Tool Box Time







Every time I go to the tool store with one of my grandsons, they refer to it as “Grandpa’s Toy Store.” If you are an old car enthusiast or hobbyist, there is no such thing as too big a garage or too many tools. As far as that goes, it is just as difficult to have enough.


            To answer the question of “What tools do you need to take care of your old car?” well, you first must determine how much of your own work you are going to do. Even if you don’t do any of your own work, you should have a set of “touring tools.”


            This should be a separate set that stays in the trunk of your “old car.” Your best bet for this can be found at a tool store, discount stores, hardware stores, Sears, Wards, etc. They come in nice, neat little plastic cases and cost $20 to $60.


            They hold an assortment of various tools and are designed for minor repairs on the roadside. They are not really high-quality tools, but they will do the job for which they are intended. Even if you can’t do the repairs, somebody on the tour might be able to help you if you have some tools.


            I will always remember the time one of our Club members paid a $65 tow bill because he didn’t have a screwdriver to tighten a hose clamp. A roll of duct tape and electrical tape are good to have along with you as well as a few pieces of wire.


            These tools and supplies should stay in your car and separate from your garage tools; otherwise, you may have a habit of not getting them back in your car when needed.


            As for your garage tools, you are only limited by your checkbook and room. Let’s talk about a few basics.


            The common tools such as wrench sets, pliers of various types, screwdrivers, hammers and other common hand tools are readily available in various price and quality ranges. If you make your living as a mechanic, it pays to get high quality tools. You can get lifetime guarantees on many less expensive tools. Let your wallet be your guide.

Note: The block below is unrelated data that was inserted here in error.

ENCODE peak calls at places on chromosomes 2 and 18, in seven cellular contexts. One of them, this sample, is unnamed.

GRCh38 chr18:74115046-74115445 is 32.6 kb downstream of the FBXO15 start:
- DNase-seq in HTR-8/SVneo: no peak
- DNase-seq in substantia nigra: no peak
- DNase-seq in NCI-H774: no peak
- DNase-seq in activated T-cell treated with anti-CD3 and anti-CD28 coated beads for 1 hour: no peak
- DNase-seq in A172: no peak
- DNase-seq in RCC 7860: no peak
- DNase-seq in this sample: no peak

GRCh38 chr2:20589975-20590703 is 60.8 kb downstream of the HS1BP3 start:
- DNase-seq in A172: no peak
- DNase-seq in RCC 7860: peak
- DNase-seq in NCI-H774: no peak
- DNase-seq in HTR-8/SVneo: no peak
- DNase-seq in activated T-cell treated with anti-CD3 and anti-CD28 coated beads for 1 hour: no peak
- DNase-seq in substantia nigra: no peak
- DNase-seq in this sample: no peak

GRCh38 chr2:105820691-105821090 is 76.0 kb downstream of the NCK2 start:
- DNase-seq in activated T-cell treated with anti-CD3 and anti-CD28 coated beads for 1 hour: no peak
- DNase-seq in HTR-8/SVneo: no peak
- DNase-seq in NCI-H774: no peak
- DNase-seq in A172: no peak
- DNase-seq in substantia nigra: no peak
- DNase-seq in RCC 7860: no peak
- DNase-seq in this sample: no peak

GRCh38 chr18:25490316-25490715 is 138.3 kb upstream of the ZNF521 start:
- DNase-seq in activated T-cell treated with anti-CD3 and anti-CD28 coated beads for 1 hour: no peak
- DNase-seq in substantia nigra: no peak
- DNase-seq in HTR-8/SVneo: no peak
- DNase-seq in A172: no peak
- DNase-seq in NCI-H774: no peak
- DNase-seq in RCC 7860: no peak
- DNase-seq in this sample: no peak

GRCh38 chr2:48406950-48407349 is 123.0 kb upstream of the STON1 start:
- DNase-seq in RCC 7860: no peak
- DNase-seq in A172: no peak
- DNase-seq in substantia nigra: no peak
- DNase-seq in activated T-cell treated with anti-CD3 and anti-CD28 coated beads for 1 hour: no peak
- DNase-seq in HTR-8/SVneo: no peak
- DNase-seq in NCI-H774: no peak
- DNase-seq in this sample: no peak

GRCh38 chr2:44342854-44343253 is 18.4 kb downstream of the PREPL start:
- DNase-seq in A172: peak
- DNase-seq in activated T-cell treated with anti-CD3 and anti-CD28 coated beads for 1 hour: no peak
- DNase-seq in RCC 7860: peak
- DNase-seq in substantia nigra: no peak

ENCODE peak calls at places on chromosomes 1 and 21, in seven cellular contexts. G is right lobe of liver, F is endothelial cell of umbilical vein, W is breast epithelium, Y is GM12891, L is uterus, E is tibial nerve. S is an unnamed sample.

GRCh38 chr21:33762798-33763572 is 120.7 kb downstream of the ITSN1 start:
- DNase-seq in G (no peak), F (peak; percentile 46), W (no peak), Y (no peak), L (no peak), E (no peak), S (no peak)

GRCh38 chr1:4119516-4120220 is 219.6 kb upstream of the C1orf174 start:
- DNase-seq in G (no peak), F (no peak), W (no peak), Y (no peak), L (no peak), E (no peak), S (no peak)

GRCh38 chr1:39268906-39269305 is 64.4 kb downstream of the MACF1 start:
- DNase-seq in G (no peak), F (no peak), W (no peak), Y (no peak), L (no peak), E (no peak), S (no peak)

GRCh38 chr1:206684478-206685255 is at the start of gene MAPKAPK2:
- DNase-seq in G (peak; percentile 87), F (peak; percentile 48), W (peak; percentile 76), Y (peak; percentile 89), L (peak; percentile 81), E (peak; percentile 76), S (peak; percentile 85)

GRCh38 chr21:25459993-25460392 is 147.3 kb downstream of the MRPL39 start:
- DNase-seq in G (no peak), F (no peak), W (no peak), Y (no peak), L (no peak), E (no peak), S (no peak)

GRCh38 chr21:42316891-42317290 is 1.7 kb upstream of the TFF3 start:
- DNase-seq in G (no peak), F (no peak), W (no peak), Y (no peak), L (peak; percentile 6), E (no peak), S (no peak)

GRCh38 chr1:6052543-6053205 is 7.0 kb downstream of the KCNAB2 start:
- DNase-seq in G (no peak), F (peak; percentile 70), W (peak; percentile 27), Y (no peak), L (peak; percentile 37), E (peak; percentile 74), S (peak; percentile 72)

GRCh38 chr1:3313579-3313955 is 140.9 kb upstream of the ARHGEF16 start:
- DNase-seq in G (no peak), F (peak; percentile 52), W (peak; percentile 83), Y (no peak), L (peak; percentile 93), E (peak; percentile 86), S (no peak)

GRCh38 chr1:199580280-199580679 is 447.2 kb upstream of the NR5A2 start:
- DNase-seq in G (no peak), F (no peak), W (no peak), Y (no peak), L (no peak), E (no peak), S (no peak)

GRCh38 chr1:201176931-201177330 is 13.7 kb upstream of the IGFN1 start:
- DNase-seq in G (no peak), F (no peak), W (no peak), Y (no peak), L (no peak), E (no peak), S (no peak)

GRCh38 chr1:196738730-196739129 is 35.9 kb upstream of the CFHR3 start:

As for power tools, each of these will increase your ability to do projects easier, quicker, and more thorough. Cordless tools are great, but you should have standard electric tools first and use your cordless as convenience or “luxury tools.”


            One of the main types of jobs you will be doing as a hobbyist is removing, disassembling, cleaning and reassembling. Your hand tools can do most of this except cleaning. For this, your first power tool should be a bench grinder. You can change your wheels to include not only grinding wheels of various grits, but wire wheels and polishing wheels. Fifty bucks can set you up quite well in this area.


            A parts washing tub will always prove to be a valuable aid.


            Compressed air is something that once you have it, you will wonder how you ever lived without it. Even if you only use it for tires and cleaning parts, air tools are so numerous and varied you will find that once you have an air compressor, you will find more and more uses for it. You might as well plan on always wanting a bigger one. The room you have should govern the size.


            You will find when you price them, that you can double your capacity for about one-third more in cost. Again, too much air is not possible.


            We could talk about many other luxuries in your shop such as sandblasters, shop presses, etc., but they will come with time and how good you are in convincing your spouse of their need and worth.


            See ya next month.